Sound Off on Hearing Loss

Testing 1, 2, 3

You can't count on your baby's doctor to identify a problem -- most pediatricians don't have the proper equipment to do infant hearing tests in their offices.

Before you give birth, check with your hospital to make sure that hearing testing is part of their newborn screening process. If it's not, or if you give birth somewhere other than a hospital, ask your pediatrician to recommend a pediatric audiologist or otologist to screen your baby within her first three weeks. Hearing tests for newborns are mandatory in 42 states and in Washington, D.C. (although small hospitals may be exempt). "However, every baby's hearing should be tested at birth so that parents can get help quickly if there's a problem," says Simon C. Parisier, MD, cofounder of the Children's Hearing Institute, in New York City. Testing is especially crucial because research has shown that parents' impressions about their infant's hearing are often wrong. Even deaf babies can coo and make gurgling sounds. If you're not sure whether your baby has been tested, contact your hospital to check her records.

How It Works

A hearing test is easy and painless. Doctors use one of two measures: an otoacoustic emissions (OAE) test, which measures the response by the hair cells inside the ear when they're stimulated by sound, or an auditory brain-stem response (ABR) test, which measures brain-wave activity in response to sound. Both of these tests are given while the baby is asleep, and for babies, they're both pass-or-fail: They only tell doctors if a baby can hear 30 decibels (the sound of a whisper), which is the definition of normal hearing. If your baby fails the initial screening test, you need to make an appointment with an audiologist for more comprehensive testing in order to confirm the results, determine the severity of the loss, and get proper treatment.

Treatment

"I wish I'd pushed the doctors to treat my baby's hearing loss sooner," says Heather Conar, of Nashville. Her son, Jacob, failed his hearing screening at birth, but he wasn't officially diagnosed with hearing loss and fitted for a hearing aid until he was more than a year old. "They thought the trouble was caused by fluid in his ears that would drain, but it turns out his hearing loss was permanent from the beginning," she says.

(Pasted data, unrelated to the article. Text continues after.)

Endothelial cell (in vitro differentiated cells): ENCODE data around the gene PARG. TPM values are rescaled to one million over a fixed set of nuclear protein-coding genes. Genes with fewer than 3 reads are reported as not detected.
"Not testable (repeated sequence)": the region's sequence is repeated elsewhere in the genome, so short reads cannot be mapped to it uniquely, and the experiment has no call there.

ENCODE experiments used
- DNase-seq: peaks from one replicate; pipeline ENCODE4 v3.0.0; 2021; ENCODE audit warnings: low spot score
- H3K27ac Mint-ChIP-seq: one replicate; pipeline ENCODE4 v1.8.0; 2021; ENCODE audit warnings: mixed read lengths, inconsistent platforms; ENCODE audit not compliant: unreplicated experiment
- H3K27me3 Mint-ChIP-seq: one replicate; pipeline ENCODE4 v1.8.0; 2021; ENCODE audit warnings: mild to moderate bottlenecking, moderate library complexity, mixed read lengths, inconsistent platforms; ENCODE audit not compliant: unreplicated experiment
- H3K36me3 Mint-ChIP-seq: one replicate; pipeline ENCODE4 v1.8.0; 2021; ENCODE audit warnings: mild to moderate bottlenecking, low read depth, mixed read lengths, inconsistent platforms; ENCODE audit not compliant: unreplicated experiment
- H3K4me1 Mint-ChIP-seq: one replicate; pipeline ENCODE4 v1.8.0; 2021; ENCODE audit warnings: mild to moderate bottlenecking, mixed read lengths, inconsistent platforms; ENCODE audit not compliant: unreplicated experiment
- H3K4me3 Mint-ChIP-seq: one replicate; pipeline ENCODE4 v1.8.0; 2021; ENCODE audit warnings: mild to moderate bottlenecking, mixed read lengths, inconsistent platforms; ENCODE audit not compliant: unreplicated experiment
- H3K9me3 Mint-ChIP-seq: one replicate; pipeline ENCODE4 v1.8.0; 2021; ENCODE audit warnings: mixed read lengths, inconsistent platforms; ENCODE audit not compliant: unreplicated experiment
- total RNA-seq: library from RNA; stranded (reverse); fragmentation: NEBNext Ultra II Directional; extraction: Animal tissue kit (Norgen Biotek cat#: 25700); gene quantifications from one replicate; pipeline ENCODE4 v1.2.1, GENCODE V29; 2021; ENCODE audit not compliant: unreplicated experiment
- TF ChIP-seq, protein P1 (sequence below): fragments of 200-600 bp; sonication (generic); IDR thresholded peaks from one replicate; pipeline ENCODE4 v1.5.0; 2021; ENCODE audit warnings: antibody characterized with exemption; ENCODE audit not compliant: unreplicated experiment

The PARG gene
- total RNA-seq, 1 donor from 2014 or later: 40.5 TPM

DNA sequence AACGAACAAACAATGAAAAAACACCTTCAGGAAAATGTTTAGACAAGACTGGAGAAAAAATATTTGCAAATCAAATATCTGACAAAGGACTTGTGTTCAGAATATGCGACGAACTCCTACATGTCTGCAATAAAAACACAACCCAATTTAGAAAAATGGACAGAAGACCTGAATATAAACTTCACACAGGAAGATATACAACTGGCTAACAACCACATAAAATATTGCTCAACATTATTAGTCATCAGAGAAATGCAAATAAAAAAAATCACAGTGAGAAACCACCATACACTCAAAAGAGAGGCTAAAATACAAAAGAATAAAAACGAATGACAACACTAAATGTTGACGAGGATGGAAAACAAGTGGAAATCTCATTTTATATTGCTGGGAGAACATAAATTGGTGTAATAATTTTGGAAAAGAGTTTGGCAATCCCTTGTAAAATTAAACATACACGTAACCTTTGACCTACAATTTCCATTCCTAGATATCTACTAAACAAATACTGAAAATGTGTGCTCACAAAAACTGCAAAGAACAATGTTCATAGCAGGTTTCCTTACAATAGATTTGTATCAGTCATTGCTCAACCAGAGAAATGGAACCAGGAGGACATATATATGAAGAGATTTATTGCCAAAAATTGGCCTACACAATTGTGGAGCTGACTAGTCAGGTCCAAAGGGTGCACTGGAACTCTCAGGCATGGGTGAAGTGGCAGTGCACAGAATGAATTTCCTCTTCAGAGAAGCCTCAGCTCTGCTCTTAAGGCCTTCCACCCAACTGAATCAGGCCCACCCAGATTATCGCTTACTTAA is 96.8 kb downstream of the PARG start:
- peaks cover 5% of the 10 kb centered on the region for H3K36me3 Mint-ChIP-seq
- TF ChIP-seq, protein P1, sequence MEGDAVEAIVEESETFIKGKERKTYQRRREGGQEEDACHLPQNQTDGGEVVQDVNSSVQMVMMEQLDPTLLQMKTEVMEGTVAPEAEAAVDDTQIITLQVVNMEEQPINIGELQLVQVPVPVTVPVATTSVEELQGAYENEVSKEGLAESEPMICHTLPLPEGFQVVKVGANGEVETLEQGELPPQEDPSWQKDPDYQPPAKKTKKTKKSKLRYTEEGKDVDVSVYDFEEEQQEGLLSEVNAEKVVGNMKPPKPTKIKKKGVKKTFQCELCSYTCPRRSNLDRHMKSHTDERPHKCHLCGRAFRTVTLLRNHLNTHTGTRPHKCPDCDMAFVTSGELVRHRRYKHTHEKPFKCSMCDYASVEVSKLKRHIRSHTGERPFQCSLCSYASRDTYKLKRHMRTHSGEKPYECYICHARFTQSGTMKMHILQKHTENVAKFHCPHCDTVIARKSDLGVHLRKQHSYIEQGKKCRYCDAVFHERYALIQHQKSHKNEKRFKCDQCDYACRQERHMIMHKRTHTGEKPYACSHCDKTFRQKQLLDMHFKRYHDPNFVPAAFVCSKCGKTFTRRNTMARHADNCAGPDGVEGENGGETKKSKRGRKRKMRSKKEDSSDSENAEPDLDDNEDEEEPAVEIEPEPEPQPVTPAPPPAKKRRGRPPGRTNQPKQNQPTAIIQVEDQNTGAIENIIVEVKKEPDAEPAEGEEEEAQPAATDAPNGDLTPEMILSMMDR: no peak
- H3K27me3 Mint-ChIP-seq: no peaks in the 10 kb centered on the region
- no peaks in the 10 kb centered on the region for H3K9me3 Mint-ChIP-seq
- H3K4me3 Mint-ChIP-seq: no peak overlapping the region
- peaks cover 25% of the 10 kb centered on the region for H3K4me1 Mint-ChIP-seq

Doctors initially thought that Jacob had conductive hearing loss, which is caused by a blockage in the middle ear that makes sounds muffled. Babies who've had frequent ear infections can experience this type of mild, temporary loss due to fluid buildup in the ear. It can usually be corrected by putting tubes in the ears to drain the liquid. Sensorineural hearing loss, the kind that Jacob actually has, is more serious -- and usually permanent -- because it's caused by a problem with a child's auditory nerve. A child will need a hearing aid, which Jacob now has, or a cochlear implant (an electronic device that is surgically implanted behind the ear to stimulate the auditory nerve) in order to hear normally.

Even if your baby passes her infant screening test, it's important to continually pay attention to her behavior and reactions to sound, says Dr. Friedman. Hearing loss can be progressive or can occur as your child gets older. Risk factors for delayed-onset hearing loss include a family history of childhood hearing loss, recurring or persistent ear infections for at least three months, head trauma, and serious infections like bacterial meningitis. If you're ever concerned, take your child to get a hearing test.

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